Good cholesterol, which is transported in HDLs (high-density lipoproteins), plays a key part in the prevention of atherosclerosis and thus the risk of cardiovascular disease.
However, according to a new paper co-authored by researchers at Karolinska Institutet in Sweden and published in the journal Circulation, the anti-inflammatory properties of HDLs could be an even better biomarker for future cardiovascular events.
Atherosclerosis is considered a chronic local inflammation that leads to plaques in the blood vessels and that, if left untreated, can cause cardiovascular disease, the most common cause of death in the world.
The inflammation, while unnoticeable, can cause considerable damage to the blood vessels, so it is important to identify at-risk individuals as early as possible to curb progression of the disease.
HDLs carry away surplus cholesterol from the vessel wall to the liver. Today, the value for blood HDL cholesterol is used to help predict an individual’s risk of cardiovascular disease.
HDLs are commonly referred to as “good” cholesterol but HDL particles have several important functions, amongst them anti-inflammatory properties.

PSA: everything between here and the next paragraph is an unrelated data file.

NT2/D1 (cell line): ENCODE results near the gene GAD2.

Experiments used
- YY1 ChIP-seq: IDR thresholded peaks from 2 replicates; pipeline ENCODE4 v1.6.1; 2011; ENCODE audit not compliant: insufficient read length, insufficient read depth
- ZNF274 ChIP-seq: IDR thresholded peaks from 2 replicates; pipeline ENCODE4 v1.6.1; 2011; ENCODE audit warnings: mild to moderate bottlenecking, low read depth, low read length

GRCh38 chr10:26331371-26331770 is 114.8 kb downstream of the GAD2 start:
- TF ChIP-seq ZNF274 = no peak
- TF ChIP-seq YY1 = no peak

Researchers at Karolinska Institutet and the University of Groningen in the Netherlands have for the first time interrogated whether the anti-inflammatory activity of HDL particles can predict the future risk of myocardial infarction and other cardiovascular events.
For their data, the researchers used blood samples from participants of the Prevend (Prevention of REnal and Vascular End stage Disease) study in Groningen.
Of the 8,592 participants, a selection was made of 369 who were healthy when the study began but who, on a 10.5-year follow-up, were recorded as having experienced a cardiovascular event.
These individuals were then matched according to age, gender, smoking habit and levels of HDL cholesterol with healthy individuals from the same cohort.
Despite identical HDL cholesterol levels, the participants who had suffered a cardiovascular event showed lower anti-inflammatory activity in their HDL particles, and this read-out of HDL function predicted the occurrence of cardiovascular events independent of conventional risk factors.
Further, adding this value to all other parameters, the results for the conventional Framingham model for predicting cardiovascular risk improved. Also, risk prediction improved when the HDL cholesterol value was replaced by the anti-inflammatory HDL value in the Framingham score.
“Our results point to new opportunities for improved cardiovascular risk assessment by using a biologically meaningful functional biomarker for HDL instead of its cholesterol content,” says the study’s last author, Professor Uwe Tietge at the Department of Laboratory Medicine, Karolinska Institutet.
“However, the method for analysing the anti-inflammatory activity of HDLs is currently rather complex and difficult. Our next goal is therefore to make the method simpler and more clinically implementable.”
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